Practical if you don't like traveling very far... which was practical then. I drive 35k miles a year- those vehicles would not qualify as practical.
Read this book:
His point is that the reason the internal combustion engine prevailed over electric cars in the early 1900s was due to cultural forces, not the inherent superiority of the particular technology. (This should be a truism to all of us who do our computing on Windows platforms.)
In 1900, most Americans didn't drive 35k miles a year. They had no need to drive 35k miles per year. American cities and towns were walkable and good public transportation was available. The cities and towns were linked by an extensive railway system. The main advantage of motorized road transport was its potential to displace horse-drawn transport, thus eliminating manure pollution in cities and towns. In that context, electric vehicles with short ranges would work perfectly well. The actual deployment included taxis and delivery vehicles, which all returned to base on a regular basis, and thus could get charged or a battery swap fairly easily. One could even imagine (though I don't think it ever came to pass) a Zip-Car like service, where the general public could subscribe and have electric city cars available for short term rentals, which might e useful if they were visiting at odd hors in remote neighborhoods with few taxis or they were going to the store to pick up something too gig to carry home on the streetcar, or they just wanted to tool around for the afternoon. The only people who needed the range of the internal combustion engine were farmers, who did need to drive long distances and rich enthusiasts who enjoyed touring the countryside. (I suppose there were then, as there are now, people who have a psychological need to project power via the use of a noisy engine; read about the fake engine noise they program into today's quieter cars.)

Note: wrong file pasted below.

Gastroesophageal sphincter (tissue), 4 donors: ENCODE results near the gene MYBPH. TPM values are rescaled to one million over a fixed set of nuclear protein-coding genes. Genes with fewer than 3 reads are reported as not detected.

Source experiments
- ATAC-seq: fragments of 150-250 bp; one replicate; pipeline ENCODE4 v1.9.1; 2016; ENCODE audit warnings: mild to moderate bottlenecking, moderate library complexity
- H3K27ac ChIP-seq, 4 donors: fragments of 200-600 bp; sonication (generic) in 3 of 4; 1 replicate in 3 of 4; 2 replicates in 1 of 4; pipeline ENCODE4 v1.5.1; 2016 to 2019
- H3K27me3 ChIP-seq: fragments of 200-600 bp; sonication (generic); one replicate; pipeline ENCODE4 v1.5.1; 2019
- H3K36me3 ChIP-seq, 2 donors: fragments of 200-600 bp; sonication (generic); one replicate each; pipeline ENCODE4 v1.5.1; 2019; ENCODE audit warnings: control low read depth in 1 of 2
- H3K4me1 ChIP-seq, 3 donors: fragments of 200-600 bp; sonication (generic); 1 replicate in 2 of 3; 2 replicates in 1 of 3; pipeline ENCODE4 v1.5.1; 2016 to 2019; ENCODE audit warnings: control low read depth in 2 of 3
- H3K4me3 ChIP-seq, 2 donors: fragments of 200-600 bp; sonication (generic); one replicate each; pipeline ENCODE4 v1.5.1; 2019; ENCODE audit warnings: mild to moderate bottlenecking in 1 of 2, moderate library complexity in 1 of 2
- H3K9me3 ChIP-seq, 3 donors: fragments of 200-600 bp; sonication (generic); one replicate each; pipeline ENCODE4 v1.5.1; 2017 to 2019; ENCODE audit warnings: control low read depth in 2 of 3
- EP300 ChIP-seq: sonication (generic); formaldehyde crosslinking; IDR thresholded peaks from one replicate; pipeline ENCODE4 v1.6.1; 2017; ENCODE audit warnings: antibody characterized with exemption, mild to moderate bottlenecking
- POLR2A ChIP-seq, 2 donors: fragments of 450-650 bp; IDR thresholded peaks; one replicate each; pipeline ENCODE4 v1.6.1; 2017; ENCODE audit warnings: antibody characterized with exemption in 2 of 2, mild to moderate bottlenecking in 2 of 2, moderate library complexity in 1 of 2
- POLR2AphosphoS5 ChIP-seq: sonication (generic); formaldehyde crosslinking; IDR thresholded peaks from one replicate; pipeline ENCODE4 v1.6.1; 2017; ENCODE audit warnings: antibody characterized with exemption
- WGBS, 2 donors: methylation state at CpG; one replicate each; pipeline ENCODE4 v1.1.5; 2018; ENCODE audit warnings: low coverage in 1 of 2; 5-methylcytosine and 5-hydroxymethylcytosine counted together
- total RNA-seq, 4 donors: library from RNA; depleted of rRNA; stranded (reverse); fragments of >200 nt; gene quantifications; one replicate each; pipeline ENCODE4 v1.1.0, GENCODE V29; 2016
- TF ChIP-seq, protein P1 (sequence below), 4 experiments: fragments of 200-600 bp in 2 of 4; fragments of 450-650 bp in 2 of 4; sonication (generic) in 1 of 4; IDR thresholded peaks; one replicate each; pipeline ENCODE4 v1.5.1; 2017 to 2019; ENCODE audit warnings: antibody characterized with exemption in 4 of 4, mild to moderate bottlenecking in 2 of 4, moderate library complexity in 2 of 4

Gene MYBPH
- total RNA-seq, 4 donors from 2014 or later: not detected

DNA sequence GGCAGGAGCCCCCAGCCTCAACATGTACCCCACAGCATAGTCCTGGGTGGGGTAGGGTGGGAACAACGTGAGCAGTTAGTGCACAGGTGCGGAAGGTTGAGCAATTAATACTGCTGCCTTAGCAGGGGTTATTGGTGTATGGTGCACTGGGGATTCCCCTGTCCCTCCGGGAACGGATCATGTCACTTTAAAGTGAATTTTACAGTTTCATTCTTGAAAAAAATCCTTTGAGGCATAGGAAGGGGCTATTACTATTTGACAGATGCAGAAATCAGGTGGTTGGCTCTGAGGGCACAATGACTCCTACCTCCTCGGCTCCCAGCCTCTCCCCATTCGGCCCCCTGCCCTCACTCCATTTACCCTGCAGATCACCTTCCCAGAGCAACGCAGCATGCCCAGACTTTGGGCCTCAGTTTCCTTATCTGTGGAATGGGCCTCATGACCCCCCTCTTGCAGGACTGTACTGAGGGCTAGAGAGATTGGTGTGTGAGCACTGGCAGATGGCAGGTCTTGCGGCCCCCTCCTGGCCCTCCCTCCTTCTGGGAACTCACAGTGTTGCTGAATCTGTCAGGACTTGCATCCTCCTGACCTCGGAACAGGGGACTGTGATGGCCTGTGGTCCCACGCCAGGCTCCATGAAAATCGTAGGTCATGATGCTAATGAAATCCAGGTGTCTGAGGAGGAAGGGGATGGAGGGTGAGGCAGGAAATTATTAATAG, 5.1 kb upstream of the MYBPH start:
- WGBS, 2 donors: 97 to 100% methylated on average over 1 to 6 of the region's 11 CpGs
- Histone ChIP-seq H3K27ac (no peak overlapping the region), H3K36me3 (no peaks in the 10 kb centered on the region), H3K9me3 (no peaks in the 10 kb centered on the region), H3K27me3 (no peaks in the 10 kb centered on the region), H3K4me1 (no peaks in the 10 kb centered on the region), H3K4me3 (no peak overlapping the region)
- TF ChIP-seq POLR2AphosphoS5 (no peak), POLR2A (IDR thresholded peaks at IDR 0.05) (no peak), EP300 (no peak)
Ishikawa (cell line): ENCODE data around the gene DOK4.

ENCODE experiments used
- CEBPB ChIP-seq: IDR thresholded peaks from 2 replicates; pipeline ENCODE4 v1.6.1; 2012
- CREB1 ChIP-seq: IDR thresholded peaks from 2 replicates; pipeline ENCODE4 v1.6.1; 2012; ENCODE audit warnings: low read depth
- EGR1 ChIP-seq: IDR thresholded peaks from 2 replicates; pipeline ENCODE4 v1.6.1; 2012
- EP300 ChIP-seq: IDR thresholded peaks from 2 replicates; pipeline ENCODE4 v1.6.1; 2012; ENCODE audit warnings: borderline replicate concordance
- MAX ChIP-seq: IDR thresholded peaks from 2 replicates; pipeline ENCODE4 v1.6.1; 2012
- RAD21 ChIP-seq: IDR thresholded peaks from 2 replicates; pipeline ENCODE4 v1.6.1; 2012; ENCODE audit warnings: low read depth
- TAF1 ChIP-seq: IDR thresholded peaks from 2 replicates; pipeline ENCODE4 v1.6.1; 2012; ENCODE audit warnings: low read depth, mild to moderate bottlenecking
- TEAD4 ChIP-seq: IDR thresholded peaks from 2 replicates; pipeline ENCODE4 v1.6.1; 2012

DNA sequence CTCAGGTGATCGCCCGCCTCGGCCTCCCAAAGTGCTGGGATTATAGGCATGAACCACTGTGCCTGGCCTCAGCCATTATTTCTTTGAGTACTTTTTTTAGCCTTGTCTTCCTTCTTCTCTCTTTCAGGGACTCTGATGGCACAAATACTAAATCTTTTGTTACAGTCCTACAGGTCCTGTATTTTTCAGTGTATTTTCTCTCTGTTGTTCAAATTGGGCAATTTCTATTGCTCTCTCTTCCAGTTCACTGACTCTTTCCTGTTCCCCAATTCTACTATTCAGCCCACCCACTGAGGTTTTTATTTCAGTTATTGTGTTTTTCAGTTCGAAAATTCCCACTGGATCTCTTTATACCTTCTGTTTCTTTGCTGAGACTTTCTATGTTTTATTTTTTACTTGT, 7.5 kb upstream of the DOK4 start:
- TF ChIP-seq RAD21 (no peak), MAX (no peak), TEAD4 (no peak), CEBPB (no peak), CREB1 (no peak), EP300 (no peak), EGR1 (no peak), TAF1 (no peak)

Now, one curious cultural pattern among Americans is that even is they are urban proletariat or professionals, etc., they have a self image of bing farmers, pioneers, or lords of the manor. This is the cultural context that caused them to all desire the internal combustion car that was a better fit for farmers than for an urban apartment dwelling New Yorker (or Chcagoan, or whatever city they lived in). Once the public started buying the cars, the real estate developers were only too happy to sell them suburbia and a way of life where, yes, the additional range of an internal combustion car was a distinct advantage. The result is our current situation where nearly everyone, if they live outside a few neighborhood in New York, Boston. Phialdelpha, Washington, Chicago, or San Fransisco, needs to have a car for daily mobility needs, and in most cases, needs the extended range provided by an internal combustion engine. Mr. Musk's contribution is that his team developed an electric car that could compete on the basis of range with internal combustions cars. But had our culture been different, such competition wouldn't have been necessary, and we'd have perfectly good mobility with circa 1900 electric cars as part of a balanced transportation system in cities that are configured completely differently than they are today.